Invaders in hot water: a simple decontamination method to prevent the accidental spread of aquatic invasive non-native species

Anderson, L.G, Dunn, A.M, Rosewarne, P.J and Stebbing, P.D (2015) 'Invaders in hot water: a simple decontamination method to prevent the accidental spread of aquatic invasive non-native species.' Biological Invasions, 17 (8). pp. 2287-2297. ISSN 1387-3547

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Official URL: http://dx.doi.org/10.1007/s10530-015-0875-6

Abstract

Watersports equipment can act as a vector for the introduction and spread of invasive non native species (INNS) in freshwater environments. To support advice given to recreational water users under the UK Government’s Check Clean Dry biosecurity campaign and ensure its effectiveness at killing a range of aquatic INNS, we conducted a survival experiment on seven INNS which pose a high risk to UK freshwaters. The efficacy of exposure to hot water (45 °C, 15 min) was tested as a method by which waters users could ‘clean’ their equipment and was compared to drying and a control group (no treatment). Hot water had caused 99 % mortality across all species 1 h after treatment and was more effective than drying at all time points (1 h: χ2 = 117.24, p < 0.001; 1 day χ2 = 95.68, p < 0.001; 8 days χ2 = 12.16, p < 0.001 and 16 days χ2 = 7.58, p < 0.001). Drying caused significantly higher mortality than the control (no action) from day 4 (χ2 = 8.49, p < 0.01) onwards. In the absence of hot water or drying, 6/7 of these species survived for 16 days, highlighting the importance of good biosecurity practice to reduce the risk of accidental spread. In an additional experiment the minimum lethal temperature and exposure time in hot water to cause 100 % mortality in American signal crayfish (Pacifastacus leniusculus), was determined to be 5 min at 40 °C. Hot water provides a simple, rapid and effective method to clean equipment. We recommend that it is advocated in future biosecurity awareness campaigns.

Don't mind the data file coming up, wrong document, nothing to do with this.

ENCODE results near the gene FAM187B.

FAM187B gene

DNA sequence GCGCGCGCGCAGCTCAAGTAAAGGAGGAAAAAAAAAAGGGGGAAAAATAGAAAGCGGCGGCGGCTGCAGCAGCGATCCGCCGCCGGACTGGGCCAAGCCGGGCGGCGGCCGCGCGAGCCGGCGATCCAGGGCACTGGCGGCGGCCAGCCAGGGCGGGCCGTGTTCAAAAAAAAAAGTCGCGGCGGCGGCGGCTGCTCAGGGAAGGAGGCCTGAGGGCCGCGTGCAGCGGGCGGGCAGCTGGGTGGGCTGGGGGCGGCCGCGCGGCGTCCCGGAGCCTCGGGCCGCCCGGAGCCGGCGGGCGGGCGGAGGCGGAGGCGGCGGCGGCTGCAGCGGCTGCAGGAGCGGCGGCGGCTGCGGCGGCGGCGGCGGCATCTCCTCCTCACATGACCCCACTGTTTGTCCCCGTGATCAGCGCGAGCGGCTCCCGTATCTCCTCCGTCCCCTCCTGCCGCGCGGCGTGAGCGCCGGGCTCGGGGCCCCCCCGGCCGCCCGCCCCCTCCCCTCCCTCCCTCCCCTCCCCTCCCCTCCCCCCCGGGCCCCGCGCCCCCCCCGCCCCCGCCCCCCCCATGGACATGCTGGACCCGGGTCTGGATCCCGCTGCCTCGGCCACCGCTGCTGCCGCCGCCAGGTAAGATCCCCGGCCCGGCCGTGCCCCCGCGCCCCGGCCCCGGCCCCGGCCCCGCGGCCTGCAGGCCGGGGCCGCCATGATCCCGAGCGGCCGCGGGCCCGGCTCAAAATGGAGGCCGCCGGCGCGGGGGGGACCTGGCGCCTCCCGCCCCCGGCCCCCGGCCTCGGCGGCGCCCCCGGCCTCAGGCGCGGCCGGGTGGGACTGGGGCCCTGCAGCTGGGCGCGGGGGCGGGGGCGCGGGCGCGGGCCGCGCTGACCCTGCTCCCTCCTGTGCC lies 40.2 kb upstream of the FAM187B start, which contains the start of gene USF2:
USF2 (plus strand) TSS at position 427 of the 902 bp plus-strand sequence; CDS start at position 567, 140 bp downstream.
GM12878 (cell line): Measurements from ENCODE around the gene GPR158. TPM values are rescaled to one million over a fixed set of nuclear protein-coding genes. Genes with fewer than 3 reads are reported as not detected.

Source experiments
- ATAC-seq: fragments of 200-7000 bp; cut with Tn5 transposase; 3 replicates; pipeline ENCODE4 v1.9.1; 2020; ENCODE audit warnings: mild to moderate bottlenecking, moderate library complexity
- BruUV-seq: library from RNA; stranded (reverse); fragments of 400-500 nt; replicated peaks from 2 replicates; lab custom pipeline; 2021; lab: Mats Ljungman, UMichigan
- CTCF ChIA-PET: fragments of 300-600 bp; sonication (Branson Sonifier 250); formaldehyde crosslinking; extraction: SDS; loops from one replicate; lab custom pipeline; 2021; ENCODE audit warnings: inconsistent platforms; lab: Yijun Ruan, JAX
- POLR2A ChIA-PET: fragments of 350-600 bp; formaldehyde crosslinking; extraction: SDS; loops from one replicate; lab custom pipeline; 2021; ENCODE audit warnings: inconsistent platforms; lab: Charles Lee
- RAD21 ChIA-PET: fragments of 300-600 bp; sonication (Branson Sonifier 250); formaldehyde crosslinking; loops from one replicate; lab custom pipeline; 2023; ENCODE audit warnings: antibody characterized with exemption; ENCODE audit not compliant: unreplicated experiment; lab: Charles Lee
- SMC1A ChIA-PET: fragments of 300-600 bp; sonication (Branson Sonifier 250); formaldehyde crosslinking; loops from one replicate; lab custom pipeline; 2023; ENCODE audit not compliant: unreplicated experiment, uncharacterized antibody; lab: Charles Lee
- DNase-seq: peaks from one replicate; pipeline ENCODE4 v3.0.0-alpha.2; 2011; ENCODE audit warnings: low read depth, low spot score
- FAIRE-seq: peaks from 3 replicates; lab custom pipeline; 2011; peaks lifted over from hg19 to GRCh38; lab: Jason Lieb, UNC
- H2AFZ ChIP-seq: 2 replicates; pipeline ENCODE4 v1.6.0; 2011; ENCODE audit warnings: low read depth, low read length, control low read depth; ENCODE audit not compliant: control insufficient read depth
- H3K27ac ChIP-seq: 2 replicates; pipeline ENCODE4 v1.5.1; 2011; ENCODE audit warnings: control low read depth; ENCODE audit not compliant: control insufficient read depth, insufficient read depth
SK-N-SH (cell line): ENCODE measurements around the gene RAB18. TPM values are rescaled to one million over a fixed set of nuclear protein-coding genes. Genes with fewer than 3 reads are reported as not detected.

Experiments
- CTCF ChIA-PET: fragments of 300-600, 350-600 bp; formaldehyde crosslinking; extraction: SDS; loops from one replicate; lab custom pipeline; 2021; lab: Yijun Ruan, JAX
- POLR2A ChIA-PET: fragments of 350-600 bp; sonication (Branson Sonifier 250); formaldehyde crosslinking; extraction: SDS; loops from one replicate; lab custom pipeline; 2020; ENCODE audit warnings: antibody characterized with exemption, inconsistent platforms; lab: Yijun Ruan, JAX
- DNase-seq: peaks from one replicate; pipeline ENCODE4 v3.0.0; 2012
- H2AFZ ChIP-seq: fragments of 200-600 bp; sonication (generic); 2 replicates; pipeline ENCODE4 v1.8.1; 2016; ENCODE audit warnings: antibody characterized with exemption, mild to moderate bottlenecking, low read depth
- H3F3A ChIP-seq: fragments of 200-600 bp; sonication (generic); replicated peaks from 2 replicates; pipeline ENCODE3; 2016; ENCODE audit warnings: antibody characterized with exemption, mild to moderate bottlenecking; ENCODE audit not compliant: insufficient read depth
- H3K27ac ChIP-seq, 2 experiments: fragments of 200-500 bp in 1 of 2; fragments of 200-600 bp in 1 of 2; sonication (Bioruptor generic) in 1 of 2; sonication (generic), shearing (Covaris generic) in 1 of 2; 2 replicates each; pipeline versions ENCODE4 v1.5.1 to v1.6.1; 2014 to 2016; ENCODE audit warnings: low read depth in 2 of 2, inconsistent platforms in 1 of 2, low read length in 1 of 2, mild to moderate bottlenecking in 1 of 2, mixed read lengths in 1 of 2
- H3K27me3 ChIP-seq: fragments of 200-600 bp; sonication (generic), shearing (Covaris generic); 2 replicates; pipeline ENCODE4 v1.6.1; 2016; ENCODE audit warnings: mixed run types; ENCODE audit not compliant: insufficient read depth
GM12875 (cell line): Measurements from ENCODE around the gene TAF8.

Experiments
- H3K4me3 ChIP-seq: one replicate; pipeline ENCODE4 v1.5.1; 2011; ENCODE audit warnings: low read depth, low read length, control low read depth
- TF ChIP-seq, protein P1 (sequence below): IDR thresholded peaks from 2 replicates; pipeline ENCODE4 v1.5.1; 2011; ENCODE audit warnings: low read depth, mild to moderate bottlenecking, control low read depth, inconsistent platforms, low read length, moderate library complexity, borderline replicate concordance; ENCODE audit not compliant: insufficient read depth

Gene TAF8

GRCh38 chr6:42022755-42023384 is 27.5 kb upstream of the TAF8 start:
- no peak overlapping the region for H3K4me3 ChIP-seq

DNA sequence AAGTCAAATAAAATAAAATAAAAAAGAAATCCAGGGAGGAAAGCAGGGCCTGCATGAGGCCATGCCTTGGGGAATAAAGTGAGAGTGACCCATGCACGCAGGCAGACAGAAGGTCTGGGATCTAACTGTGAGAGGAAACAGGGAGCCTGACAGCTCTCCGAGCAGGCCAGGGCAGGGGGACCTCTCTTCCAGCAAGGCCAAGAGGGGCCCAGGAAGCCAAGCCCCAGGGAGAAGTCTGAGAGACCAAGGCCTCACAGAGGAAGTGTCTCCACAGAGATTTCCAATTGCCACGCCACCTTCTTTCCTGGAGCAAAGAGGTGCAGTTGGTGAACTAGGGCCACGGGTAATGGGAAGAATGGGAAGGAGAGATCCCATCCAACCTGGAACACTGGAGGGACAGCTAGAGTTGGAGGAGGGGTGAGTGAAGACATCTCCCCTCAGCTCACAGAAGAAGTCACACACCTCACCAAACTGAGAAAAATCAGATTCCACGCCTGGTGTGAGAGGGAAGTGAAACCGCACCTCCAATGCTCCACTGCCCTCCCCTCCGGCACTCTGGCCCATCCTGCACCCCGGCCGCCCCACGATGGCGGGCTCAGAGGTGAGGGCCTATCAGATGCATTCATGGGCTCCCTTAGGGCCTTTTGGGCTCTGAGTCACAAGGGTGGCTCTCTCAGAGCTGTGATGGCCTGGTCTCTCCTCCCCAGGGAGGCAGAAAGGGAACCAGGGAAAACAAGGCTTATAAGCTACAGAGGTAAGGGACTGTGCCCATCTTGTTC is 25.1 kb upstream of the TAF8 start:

Item Type: Article
Keywords: angling equipment, biosecurity, invasive species management, watersports equipment
Divisions: School of Sciences
Identification Number: https://doi.org/10.1007/s10530-015-0875-6
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Date Deposited: 26 Nov 2019 10:36
Last Modified: 12 Mar 2020 15:45
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